THERE is no shame like that of having your mobile phone sound its chirpy ringtone in the middle of yoga class. The well-being and mindfulness boom has been encouraged by our self-loathing of smart-technology addiction: apps that take us out of the moment, so as to interact with people and situations far, far away. There is nothing like the ping of a smartphone to break the atmosphere.
So how does Rohan Gunatillake justify his meditation app “Buddhify”? As he argued on Heart and Soul (World Service, last Friday), it is only the older generation that is hung up on the “dualism” of here and there, real and virtual, which digital technology offers. Those, like him, who have grown up glued to a smartphone can be here and there at the same time; an existential multi-tasking analogous to that which teenagers insist that they can manage when they do their homework, watch YouTube, and WhatsApp their friends all at the same time.
In practice, Buddhify provides resources for meditation rather than attempt to convert people. Similarly, it is not at all clear whether the Church of England’s various prayer and reading apps are managing to convert downloads — of which there were five million last year — to bums on pews. But the various uses of such resources in daily life — such as the grace before a meal — witness both to a deficit and an appetite. And, in this respect, Sophia Smith Galer’s four-part series on religion in the digital age, of which this was the first, promises valuable insights.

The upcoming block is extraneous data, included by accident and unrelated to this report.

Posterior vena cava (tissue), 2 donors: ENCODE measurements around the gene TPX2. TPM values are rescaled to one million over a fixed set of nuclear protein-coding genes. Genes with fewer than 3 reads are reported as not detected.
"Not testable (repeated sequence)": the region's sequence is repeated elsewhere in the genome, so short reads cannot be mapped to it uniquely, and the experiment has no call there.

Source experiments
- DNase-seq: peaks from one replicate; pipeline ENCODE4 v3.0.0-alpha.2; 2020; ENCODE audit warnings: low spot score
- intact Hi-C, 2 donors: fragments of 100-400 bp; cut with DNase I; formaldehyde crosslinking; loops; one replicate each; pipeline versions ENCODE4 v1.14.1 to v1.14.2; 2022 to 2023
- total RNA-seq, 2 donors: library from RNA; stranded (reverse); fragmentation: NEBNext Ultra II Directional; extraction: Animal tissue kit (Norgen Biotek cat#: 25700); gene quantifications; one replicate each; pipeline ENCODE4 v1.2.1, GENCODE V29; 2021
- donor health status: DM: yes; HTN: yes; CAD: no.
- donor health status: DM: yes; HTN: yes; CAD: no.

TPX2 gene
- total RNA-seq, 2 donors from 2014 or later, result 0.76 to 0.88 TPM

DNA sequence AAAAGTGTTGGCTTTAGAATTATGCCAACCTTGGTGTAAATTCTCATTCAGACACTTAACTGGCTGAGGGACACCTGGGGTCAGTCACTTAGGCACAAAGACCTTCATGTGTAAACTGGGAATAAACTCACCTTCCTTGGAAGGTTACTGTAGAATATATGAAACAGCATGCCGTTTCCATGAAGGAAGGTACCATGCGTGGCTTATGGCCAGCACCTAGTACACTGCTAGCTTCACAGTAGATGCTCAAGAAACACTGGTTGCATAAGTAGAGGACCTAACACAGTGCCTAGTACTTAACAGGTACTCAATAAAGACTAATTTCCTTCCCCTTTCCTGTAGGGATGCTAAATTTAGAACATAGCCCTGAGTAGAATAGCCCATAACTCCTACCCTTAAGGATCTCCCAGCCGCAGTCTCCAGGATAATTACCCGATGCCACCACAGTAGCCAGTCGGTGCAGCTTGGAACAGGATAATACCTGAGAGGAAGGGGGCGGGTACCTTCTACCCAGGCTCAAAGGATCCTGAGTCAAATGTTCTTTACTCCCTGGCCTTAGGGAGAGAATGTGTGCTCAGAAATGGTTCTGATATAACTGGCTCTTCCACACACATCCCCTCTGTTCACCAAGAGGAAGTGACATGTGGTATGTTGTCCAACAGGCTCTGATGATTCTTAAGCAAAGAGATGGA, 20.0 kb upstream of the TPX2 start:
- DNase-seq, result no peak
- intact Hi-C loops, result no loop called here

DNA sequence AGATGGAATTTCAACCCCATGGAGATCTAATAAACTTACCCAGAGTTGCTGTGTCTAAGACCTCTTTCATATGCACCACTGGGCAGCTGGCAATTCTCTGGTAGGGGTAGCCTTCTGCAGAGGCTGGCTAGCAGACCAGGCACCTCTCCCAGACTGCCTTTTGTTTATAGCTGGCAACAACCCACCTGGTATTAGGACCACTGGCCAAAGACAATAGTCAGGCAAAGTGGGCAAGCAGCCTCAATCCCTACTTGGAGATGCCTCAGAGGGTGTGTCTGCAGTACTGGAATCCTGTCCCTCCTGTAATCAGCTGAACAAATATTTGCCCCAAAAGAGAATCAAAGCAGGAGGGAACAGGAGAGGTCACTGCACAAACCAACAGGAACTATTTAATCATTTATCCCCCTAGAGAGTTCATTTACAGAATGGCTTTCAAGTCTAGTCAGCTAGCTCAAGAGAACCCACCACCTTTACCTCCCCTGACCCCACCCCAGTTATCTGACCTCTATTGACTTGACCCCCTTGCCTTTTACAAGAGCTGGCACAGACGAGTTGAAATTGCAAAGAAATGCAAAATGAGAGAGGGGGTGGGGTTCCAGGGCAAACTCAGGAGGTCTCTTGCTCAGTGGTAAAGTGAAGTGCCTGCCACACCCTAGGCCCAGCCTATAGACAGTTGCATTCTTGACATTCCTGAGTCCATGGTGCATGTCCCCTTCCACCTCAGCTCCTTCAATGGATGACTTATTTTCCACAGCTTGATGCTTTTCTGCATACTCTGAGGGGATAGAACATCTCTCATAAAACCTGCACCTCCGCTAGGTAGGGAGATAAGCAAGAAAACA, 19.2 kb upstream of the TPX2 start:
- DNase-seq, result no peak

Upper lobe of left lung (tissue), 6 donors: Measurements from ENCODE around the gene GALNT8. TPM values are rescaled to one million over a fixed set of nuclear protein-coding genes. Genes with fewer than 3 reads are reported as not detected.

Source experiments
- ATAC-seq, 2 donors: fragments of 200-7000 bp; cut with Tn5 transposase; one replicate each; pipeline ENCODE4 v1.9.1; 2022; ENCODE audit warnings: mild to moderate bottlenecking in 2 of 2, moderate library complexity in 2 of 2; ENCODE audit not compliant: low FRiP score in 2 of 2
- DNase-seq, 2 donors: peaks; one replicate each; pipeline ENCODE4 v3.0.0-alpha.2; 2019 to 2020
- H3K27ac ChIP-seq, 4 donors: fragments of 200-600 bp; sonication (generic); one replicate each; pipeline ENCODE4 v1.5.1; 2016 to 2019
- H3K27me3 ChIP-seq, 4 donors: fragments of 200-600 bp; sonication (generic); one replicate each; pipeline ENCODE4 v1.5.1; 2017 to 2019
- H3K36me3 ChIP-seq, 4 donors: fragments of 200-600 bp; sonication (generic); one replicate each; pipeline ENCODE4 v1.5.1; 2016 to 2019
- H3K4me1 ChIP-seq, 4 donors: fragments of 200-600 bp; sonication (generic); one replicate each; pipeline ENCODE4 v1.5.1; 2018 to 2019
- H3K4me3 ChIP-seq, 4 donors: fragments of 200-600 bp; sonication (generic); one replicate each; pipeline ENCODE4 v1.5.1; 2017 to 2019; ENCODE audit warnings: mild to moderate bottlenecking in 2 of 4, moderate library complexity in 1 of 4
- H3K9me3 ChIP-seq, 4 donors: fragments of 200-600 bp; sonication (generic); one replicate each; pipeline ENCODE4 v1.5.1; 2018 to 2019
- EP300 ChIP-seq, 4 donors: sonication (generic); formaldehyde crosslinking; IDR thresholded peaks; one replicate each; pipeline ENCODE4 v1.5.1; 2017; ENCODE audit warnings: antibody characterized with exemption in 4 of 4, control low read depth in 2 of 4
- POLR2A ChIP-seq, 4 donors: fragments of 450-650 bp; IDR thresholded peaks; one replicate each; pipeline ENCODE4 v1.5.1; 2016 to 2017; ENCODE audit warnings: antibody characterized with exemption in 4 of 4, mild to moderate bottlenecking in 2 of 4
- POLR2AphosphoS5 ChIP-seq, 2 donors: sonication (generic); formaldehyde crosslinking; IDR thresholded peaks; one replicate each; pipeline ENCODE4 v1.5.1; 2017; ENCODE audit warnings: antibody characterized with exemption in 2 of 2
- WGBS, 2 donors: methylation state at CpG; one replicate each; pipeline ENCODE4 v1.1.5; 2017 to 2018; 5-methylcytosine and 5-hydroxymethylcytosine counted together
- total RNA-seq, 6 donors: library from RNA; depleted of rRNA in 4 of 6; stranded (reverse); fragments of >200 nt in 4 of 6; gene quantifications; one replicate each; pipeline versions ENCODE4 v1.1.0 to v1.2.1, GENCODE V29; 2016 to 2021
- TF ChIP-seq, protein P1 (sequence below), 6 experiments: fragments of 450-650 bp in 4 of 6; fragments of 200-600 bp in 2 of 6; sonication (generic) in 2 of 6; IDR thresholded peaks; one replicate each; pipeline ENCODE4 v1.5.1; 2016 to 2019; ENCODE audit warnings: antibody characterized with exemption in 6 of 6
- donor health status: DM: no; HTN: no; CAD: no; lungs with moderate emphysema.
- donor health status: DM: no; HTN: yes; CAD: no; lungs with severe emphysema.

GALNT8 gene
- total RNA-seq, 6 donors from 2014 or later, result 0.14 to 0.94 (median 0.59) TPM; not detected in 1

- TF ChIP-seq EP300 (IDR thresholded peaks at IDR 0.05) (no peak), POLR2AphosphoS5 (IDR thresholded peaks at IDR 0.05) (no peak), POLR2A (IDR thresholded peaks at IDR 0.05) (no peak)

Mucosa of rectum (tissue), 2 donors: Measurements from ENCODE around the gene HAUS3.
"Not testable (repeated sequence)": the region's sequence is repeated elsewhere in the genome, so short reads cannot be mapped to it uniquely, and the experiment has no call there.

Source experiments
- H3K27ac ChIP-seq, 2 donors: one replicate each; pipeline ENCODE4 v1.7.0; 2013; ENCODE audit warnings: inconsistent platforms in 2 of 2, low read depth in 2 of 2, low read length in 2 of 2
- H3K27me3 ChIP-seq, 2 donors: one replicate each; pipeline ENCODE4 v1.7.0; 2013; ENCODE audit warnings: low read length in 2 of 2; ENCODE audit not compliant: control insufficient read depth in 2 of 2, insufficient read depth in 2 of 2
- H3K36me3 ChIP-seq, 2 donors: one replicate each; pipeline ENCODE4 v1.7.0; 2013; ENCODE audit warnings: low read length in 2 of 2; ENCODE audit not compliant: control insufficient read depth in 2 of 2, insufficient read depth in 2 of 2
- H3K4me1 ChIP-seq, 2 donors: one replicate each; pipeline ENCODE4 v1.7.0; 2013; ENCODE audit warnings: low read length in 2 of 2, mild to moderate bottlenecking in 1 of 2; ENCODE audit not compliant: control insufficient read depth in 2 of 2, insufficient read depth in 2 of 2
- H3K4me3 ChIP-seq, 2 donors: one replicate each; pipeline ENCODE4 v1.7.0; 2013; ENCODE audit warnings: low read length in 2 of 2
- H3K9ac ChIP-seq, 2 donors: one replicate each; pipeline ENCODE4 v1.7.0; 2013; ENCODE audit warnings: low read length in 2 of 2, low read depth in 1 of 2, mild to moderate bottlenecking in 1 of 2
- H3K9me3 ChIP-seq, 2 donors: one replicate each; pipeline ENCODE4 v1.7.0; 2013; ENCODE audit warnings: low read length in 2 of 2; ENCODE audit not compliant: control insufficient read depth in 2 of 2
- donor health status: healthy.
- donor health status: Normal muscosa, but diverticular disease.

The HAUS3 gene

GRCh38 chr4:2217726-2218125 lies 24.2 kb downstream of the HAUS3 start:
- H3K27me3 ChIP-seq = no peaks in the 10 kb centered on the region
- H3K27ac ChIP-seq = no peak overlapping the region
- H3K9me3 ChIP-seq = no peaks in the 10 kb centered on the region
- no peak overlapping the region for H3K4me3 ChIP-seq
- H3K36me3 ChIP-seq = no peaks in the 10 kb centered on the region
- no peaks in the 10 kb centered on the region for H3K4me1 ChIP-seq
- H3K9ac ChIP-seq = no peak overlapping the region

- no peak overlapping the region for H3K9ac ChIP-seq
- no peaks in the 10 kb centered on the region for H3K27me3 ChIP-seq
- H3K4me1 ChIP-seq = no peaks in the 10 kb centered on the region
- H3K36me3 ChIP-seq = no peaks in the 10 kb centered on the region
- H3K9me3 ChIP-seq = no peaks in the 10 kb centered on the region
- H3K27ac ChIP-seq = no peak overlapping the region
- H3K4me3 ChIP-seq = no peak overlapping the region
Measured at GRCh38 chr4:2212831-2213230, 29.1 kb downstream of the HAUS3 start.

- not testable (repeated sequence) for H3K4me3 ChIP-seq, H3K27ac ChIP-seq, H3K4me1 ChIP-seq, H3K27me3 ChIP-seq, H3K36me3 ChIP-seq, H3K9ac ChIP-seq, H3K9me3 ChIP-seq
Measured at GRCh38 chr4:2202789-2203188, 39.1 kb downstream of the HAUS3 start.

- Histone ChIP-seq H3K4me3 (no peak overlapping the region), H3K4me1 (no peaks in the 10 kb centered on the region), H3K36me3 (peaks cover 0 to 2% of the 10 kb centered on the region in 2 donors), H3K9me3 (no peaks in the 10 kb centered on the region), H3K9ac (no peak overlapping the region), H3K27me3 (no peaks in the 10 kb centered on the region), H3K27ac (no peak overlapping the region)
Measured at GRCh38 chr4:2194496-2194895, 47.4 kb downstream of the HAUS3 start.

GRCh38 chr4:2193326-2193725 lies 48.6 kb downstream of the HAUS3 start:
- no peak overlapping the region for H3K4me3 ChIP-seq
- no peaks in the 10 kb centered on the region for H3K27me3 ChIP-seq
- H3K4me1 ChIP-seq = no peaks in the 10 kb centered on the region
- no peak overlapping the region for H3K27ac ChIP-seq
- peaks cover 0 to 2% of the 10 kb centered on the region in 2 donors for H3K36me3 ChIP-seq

Of the examples that she offered here, the most wholesome was surely that of the One Table app, which enables young Jews in overwhelming cities such as New York to find a community with whom to share Friday-night shabbat. If Generation Y is, as described here, “the loneliest generation”, then we might, on the one hand, blame digital technology and, on the other, turn to it for salvation.
Ramblings (Radio 4, Thursday of last week) is, in contrast, a celebration of the real: real people and real physical exertion. If, like many a public schoolboy, you’ve been brought up to regard the spiritual life in terms of a jolly good hike, then the sound of Clare Balding and her company panting their way from Winchester Cathedral to the labyrinth on St Catherine’s Hill last week will have been as edifying as the finest choral evensong.
The excursion was led, on this occasion, by Brian Draper, a veteran of spiritual retreats and walks, who likes to talk not of rambling but of sauntering. His outings allow time for pause and reflection; and his obvious charisma was here attested by his power to summon up a kingfisher merely by invoking its name. He encourages us to offer as prayer the pounding heart and the aching legs; and, within the labyrinth itself, to trust the path, even when it seems that it will never reach the centre.